Money can be tight, but it’s about locating the right resource for the right amount. Tapping into varying sources for capital may sound like an incredible amount of labor, but it can be the difference between bankruptcy and taking your business to the next level. The most creative business owners consider their entire network as a potential investors and/or contributors, including customer management system.
For entrepreneurs, it’s important to note that having “skin in the game” gives financier a sense that you are taking success seriously, which leads us to:
Begin small and control what exactly goes on in your company. You possess more freedom to veto or to pivot into a different strategy. Figure out how to grow without outside funding and investors will be more understanding of when to pull out their checkbooks.
Tax Increment Financing (TIF)
Is a program that has subsidies that aim to develop certain real estate areas. Typically, it’s an area that is considered underdeveloped and would not see development if it were not for some type of governmental intervention. How does it work? A portion of the city’s property taxes goes toward the investment fund. It makes sure investment also goes to business owners within those communities. Check to see if your city or area has a TIF program, or something similar.
Friends and family
They may be nice enough to sell you back their interest at a nominal rate. Also, they might know a friend who knows a friend…
Have you already established ties with different companies from previous work relationships? Find suppliers and build your growth. Suppliers can minimize the costs you have to make for production (or non-production) items. While they may not provide you with cash, they can give you materials, labor, or other materials needed to build your product or service. Here are three principle ways a vendor can help:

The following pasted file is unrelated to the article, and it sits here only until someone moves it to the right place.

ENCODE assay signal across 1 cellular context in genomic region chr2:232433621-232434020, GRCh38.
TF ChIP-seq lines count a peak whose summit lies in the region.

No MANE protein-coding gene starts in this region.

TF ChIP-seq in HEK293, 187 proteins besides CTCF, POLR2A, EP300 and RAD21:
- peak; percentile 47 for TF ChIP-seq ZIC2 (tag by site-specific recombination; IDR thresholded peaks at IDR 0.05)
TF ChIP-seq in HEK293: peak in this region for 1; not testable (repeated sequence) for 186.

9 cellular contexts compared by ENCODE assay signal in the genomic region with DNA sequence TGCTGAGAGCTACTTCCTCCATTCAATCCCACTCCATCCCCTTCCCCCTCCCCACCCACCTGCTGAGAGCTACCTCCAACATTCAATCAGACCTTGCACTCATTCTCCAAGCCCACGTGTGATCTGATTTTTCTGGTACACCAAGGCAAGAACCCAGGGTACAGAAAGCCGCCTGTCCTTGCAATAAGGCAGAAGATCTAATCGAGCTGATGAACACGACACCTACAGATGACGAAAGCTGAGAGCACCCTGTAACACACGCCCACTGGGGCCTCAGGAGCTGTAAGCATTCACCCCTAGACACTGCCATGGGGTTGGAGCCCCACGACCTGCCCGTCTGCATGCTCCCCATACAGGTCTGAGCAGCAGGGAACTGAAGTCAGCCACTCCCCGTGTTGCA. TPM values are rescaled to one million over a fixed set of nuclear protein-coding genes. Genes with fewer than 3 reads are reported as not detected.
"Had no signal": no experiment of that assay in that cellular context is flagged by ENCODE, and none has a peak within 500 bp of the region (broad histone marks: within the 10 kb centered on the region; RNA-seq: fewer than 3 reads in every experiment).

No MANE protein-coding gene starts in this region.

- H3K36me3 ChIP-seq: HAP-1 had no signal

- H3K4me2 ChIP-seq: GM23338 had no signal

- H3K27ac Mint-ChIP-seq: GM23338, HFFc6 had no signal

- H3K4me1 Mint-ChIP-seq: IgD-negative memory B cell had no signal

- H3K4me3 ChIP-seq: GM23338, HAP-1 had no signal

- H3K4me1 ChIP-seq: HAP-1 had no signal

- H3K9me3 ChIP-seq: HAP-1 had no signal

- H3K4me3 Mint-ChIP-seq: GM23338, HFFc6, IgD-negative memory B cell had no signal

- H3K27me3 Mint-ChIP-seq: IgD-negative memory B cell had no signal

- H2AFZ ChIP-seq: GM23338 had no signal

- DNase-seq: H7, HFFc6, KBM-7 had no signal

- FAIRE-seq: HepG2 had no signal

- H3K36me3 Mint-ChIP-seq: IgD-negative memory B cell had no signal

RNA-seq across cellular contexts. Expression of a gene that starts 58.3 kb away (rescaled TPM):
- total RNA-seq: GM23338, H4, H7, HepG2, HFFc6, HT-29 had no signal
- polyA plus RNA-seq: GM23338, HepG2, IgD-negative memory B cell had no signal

1. Purchase on credit
If you already have good credit history—especially with the particular vendor—you could receive goods and/or services via credit. This is a particularly helpful strategy if you move product fast—most vendors don’t charge until 30 days (or sometimes 60 days) past the date of purchase.
2. Purchase on consignment
With this strategy, pay for only what you use. The rest of the goods can be returned to the vendor. If the product, unused and in new condition, is returned, the vendor can sell it to another customer.
3. Vendor manages the inventory (not you)
Materials and services needed for your product is all directed by your vendor, not you. They hold the inventory and simply deliver it to you on a weekly or on specified schedule. You would pay a premium to allow someone else to manage your products, but you will not have to build out your own warehouse or whatever facility you would need.
Think of resources like Indiegogo and Kickstarter. Before making your product, have customers put down their money before delivery. If they want to see a certain brand in your nail salon, think of ways to involve the customer to bring in the highly-coveted, but scarce product. Here’s where entrepreneurs examine their internal customer management system: your business thrives because there are people willing to buy the product and/or service. If you present an item or service that would further compliment what you provide already—and it would make their lives easier—consider ways how to foster this investment relationship.
Going to a bank for a loan should be only for adding momentum to a healthy state of growth (not quick upshots of a fad product). To start a business, a bank loan is not the wisest financial option. Billionaire tech investor, Mark Cuban, once said “Only morons start a business on a bank loan”. He may have only been addressing companies that trying to do innovative work, but it’s worth contemplating before filling out a form.
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